Global energy-related carbon emissions must peak by 2020 and fall by more than 70% in the next 35 years to combat global warming
Experts have warned that we must move much more quickly towards a low-carbon world, if we are to have any chance of limiting global warming to 2oC this century.
Changes in electricity, heat, buildings, industry and transport are needed rapidly and must happen all together, according to researchers at the universities of Manchester, Sussex and Oxford in a new study published in the journal ‘Science’.
To provide a reasonable (66%) chance of limiting global temperature increases to below 2oC, the International Energy Agency and International Renewable Energy Agency suggest that global energy-related carbon emissions must peak by 2020 and fall by more than 70% in the next 35 years. This implies a tripling of the annual rate of energy efficiency improvement, retrofitting the entire building stock, generating 95% of electricity from low-carbon sources by 2050 and shifting almost entirely towards electric cars.
This challenge necessitates the ‘rapid and deep decarbonisation’ of electricity, transport, heat, industrial, forestry and agricultural systems across the world – but despite the recent rapid growth in renewable electricity generation, the rate of progress towards this wider goal remains slow. In addition, many energy and climate researchers remain wedded to approaches that focus on a single area.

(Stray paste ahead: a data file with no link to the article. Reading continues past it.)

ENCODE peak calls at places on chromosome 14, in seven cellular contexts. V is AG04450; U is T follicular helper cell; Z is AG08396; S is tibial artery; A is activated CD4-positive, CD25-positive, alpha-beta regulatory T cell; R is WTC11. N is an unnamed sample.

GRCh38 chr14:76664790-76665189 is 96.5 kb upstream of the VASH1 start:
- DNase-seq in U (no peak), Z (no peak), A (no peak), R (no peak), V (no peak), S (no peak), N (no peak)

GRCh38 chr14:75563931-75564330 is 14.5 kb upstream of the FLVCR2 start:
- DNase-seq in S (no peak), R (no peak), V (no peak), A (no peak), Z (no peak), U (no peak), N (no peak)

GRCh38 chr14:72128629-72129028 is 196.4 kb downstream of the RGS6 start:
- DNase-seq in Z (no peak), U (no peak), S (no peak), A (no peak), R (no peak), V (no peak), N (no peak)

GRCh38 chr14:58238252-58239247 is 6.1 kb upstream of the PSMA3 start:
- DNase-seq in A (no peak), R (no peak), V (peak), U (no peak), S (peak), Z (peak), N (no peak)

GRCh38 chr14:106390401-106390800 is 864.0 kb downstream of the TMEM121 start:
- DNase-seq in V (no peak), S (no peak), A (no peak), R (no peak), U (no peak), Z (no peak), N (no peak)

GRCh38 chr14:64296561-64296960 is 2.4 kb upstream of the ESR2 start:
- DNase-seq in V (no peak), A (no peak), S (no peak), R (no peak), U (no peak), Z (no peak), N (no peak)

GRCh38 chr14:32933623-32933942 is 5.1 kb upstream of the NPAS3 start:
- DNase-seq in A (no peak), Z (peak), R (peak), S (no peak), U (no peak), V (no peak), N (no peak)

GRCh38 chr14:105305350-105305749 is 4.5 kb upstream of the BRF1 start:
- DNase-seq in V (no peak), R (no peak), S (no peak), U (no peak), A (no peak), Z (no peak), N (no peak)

The new study explains how the pace of the low-carbon transition can be accelerated using what it describes as ‘key lessons’ – focusing on the big picture rather than individual elements, aligning multiple innovations & systems, offering societal & business support and phasing out existing systems.
Professor Frank Geels from The University of Manchester, lead author of the study, said: “Our ‘big picture’ framework shows that policymakers need to stimulate developments, as well as building political coalitions, enhancing business involvement and engaging with civil society.”
Professor Nick Eyre from the University of Oxford, End Use Energy Demand Champion for the UK Research Councils’ Energy Programme, added: “Accelerating transitions is critical if we are to achieve the goals of decarbonising and saving energy faster, further, and more flexibly. This international quality study shows the importance of whole systems thinking in energy demand research.”
Professor Benjamin K. Sovacool from the University of Sussex, a co-author on the study, said: “Current rates of change are simply not enough. We need to accelerate transitions, deepen their speed and broaden their reach. Otherwise there can be no hope of reaching a 2 degree target, let alone 1.5 degrees. This piece reveals that the acceleration of transitions across the sociotechnical systems of electricity, heat, buildings, manufacturing, and transport requires new approaches, analyses and research methods.”
The four key lessons
1 – Focus on socio-technical systems rather than individual elements
Rapid and deep decarbonisation requires a transformation of ‘sociotechnical systems’ – the interlinked mix of technologies, infrastructures, organisations, markets, regulations and user practices that together deliver societal functions such as personal mobility. Previous systems have developed over many decades, and the alignment and co-evolution of their elements makes them resistant to change. Accelerated low-carbon transitions therefore depend on both techno-economic improvements, and social, political and cultural processes, including the development of positive or negative discourses.